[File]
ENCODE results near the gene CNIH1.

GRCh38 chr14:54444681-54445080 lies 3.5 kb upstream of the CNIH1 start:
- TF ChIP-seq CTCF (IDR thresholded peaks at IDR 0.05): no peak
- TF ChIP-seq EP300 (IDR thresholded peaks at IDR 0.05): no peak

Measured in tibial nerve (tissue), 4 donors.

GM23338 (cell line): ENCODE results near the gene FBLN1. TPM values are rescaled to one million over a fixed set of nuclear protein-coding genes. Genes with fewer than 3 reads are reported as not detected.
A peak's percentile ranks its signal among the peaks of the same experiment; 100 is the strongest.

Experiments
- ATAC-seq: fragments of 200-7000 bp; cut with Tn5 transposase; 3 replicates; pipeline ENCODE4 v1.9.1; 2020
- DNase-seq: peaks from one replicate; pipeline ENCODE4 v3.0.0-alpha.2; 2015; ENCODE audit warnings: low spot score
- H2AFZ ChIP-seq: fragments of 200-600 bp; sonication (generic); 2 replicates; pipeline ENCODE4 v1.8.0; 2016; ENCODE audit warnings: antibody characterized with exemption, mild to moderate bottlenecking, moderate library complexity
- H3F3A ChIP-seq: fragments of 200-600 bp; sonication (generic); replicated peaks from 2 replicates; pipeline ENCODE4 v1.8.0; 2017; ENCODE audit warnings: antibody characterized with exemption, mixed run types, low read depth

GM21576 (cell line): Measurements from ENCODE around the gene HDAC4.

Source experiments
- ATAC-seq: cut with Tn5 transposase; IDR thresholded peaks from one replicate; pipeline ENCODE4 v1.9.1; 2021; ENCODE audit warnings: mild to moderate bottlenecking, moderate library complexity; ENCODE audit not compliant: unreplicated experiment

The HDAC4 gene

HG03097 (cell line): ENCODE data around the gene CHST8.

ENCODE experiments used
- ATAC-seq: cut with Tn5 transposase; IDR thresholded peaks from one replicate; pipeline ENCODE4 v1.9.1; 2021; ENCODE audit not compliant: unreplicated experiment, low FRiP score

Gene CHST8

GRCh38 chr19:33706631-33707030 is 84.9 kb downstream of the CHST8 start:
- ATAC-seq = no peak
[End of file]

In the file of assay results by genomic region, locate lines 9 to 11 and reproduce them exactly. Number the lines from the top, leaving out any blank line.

- ATAC-seq: fragments of 200-7000 bp; cut with Tn5 transposase; 3 replicates; pipeline ENCODE4 v1.9.1; 2020
- DNase-seq: peaks from one replicate; pipeline ENCODE4 v3.0.0-alpha.2; 2015; ENCODE audit warnings: low spot score
- H2AFZ ChIP-seq: fragments of 200-600 bp; sonication (generic); 2 replicates; pipeline ENCODE4 v1.8.0; 2016; ENCODE audit warnings: antibody characterized with exemption, mild to moderate bottlenecking, moderate library complexity